Why WA Police’s Claim Cassius Turvey May Have Been ‘In The Wrong Place At The Wrong Time’ Is BS

Cassius Turvey

WA’s Police Commissioner has urged people not to assume the violent attack which took 15-year-old Indigenous teenager Cassius Turvey‘s life was racially motivated. Let’s break down why this issue is not that simple.

Cassius, a year 9 student, was walking home from school with his friends on October 13 when a black Ford Ranger pulled up next to them.

According to police, Jack Steven James Brearley, 21, was a passenger in the vehicle. He accused Cassius of smashing car windows in the neighbourhood before he allegedly bashed the Noongar schoolboy with a metal pole. Cassius died in hospital five days later.

Brearley has been charged with murder and will appear in Stirling Gardens Magistrates Court on November 9. He is white.

“We’re not operating on any principles of racism or motivation at this point,” WA Police Commissioner Col Blanch told Perth radio station 6PR on Wednesday.

“It may be a case of mistaken identity, it may be a case of being in the wrong place at the wrong time.

“But, I wouldn’t want anyone in the community to jump to any conclusions at this time, we’re still very early in the investigation.”

“At this stage it appears Cassius was an innocent victim of a violent attack,” Commissioner Blanch alleged.

“I urge community members to refrain from unfounded speculation regarding this tragic death of a young boy, who was a much loved family member and friend.”

Except discussions around the alleged racial nature of this crime aren’t “unfounded”.

Police are investigating allegations of “racial slurs” being used against Cassius during the attack that led to his death.

The death of a Blak boy accused of property damage by a white man will always be political, even if the accused didn’t yell out slurs like police claim in this case. Why? Because it keeps fkn happening.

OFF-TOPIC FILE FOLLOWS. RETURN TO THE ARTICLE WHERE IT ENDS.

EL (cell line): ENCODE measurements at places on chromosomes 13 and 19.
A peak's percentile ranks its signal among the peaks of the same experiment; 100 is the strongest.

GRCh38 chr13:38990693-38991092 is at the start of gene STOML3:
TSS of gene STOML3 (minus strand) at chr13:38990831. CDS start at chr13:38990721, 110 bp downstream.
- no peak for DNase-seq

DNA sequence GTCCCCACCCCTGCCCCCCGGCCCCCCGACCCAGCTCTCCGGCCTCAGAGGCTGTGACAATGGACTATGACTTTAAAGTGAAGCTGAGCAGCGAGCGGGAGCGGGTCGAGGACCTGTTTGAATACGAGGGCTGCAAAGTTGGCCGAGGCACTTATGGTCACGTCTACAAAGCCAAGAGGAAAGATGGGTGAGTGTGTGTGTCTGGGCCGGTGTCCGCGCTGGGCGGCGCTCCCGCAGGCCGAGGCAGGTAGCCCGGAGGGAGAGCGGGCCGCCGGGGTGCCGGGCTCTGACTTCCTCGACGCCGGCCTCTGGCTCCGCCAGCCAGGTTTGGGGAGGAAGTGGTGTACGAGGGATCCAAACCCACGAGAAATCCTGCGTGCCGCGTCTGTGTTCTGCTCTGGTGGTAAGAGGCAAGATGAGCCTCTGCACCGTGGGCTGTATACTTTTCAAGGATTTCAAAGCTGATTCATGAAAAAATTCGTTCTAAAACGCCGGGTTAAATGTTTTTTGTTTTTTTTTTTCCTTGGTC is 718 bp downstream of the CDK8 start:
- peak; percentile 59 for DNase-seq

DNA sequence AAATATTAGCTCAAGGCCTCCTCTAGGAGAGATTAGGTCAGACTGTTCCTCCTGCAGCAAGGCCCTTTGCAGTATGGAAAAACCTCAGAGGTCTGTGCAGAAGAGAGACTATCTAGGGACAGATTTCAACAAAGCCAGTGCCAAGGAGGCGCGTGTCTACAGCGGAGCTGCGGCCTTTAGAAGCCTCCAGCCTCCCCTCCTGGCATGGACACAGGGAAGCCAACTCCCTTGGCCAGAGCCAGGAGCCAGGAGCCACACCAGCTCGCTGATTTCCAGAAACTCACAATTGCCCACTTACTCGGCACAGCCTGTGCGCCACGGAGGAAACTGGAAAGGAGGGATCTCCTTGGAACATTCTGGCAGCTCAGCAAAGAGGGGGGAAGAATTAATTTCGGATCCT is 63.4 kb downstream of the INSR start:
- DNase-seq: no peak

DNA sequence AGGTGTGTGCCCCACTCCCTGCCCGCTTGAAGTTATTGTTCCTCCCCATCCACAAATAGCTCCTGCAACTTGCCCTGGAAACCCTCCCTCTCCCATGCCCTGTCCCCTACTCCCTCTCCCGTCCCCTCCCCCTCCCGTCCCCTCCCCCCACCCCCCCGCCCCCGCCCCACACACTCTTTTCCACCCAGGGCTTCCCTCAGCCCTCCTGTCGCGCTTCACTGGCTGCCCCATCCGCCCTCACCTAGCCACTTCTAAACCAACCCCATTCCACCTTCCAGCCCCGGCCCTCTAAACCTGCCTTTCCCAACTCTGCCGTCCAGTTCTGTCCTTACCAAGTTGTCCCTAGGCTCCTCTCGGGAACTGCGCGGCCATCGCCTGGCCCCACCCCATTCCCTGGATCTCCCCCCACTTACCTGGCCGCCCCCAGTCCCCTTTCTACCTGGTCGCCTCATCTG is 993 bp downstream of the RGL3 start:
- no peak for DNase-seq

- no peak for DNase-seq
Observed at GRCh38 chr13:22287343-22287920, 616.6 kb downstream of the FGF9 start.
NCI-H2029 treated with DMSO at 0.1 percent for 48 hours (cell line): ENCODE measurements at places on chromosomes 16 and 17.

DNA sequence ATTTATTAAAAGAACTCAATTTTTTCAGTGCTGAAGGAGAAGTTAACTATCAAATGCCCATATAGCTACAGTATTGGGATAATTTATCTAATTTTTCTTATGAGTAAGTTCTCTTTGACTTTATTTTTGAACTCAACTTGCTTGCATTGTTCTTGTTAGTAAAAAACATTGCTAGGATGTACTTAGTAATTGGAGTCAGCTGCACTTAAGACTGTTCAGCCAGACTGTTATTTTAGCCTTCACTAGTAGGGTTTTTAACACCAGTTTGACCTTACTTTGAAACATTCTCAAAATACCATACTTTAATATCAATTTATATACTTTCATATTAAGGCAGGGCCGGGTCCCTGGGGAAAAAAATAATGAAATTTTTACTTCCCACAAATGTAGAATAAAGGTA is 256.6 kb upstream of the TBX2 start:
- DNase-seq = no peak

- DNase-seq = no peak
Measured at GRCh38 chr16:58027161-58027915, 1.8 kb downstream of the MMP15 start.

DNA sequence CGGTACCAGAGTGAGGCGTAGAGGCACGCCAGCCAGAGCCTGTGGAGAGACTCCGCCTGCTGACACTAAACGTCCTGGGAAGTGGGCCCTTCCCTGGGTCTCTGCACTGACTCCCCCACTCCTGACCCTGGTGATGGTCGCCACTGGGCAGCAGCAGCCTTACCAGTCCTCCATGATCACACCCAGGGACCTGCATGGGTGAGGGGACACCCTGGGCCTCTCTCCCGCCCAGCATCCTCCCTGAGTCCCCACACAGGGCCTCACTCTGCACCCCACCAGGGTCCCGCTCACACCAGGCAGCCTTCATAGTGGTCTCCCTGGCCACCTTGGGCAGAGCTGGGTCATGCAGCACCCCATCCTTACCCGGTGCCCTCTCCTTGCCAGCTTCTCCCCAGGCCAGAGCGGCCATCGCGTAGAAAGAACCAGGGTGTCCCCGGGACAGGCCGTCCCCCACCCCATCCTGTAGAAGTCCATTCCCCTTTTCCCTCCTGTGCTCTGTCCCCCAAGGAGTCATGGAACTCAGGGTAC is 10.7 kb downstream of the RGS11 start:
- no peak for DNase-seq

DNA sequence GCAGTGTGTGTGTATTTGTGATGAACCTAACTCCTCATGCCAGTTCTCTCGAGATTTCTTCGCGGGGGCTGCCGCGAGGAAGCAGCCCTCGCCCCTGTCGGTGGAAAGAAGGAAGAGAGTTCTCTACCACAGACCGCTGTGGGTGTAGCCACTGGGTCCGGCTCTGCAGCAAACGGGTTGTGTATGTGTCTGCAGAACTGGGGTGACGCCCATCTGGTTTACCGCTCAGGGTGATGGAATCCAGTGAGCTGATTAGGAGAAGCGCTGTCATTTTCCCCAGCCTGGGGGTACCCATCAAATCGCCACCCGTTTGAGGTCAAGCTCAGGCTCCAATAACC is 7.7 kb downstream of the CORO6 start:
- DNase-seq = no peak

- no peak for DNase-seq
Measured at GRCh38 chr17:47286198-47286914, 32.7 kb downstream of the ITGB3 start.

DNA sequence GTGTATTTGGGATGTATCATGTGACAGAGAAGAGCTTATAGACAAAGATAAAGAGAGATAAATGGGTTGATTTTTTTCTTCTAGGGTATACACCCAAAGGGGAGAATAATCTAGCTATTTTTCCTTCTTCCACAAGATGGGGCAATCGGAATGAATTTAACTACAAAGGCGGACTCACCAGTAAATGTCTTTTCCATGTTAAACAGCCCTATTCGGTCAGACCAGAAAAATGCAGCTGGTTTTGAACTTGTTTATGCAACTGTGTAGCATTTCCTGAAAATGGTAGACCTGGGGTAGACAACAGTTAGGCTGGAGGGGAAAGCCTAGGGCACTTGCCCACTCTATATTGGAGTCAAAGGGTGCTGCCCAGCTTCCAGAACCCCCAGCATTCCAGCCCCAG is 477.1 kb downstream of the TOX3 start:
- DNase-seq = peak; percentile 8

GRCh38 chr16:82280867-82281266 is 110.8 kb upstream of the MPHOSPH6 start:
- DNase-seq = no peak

Elijah Doughty was killed at 14 years old after a white man accused him of stealing a bike, chased him in a ute and ran him over in 2016.

Two Indigenous teenage boys, aged 16 and 17 and only identified as Master Drage and Master Simpson, drowned after police chased them into a lake in 2018. They were accused of jumping fences into private property.

Commissioner Blanch’s suggestions that Cassius could have been “in the wrong place at the wrong time”, or that he could have simply been attacked because of a case of “mistaken identity”, don’t account for the fact that none of these circumstances mean the case would then lose its racial elements.

This country is built on the murder of First Nations people. Any deaths at the hands of white men can’t exist without racial politics.

Some folk online have labelled Cassius’ death as a “lynching” that sought to punish a random Indigenous child for a crime he was innocent of.


Others have compared his death to that of George Floyd in 2020, whose murder resulted in a wave of protests world-wife after he was killed by police.

Blak deaths in custody are an epidemic in this country. Blak youth are detained at grossly high rates. Blak women are eight times more likely to be murdered than non-Blak women. The racial politics of these deaths, as outraged members of the community have pointed out, cannot be ignored. This is white supremacy in action.

Cassius was walking home from school. He wasn’t in “the wrong place at the wrong time”, he was exactly where he was supposed to be.

Aboriginal people, let alone kids, are never in the wrong place at the wrong time, because this is their land.

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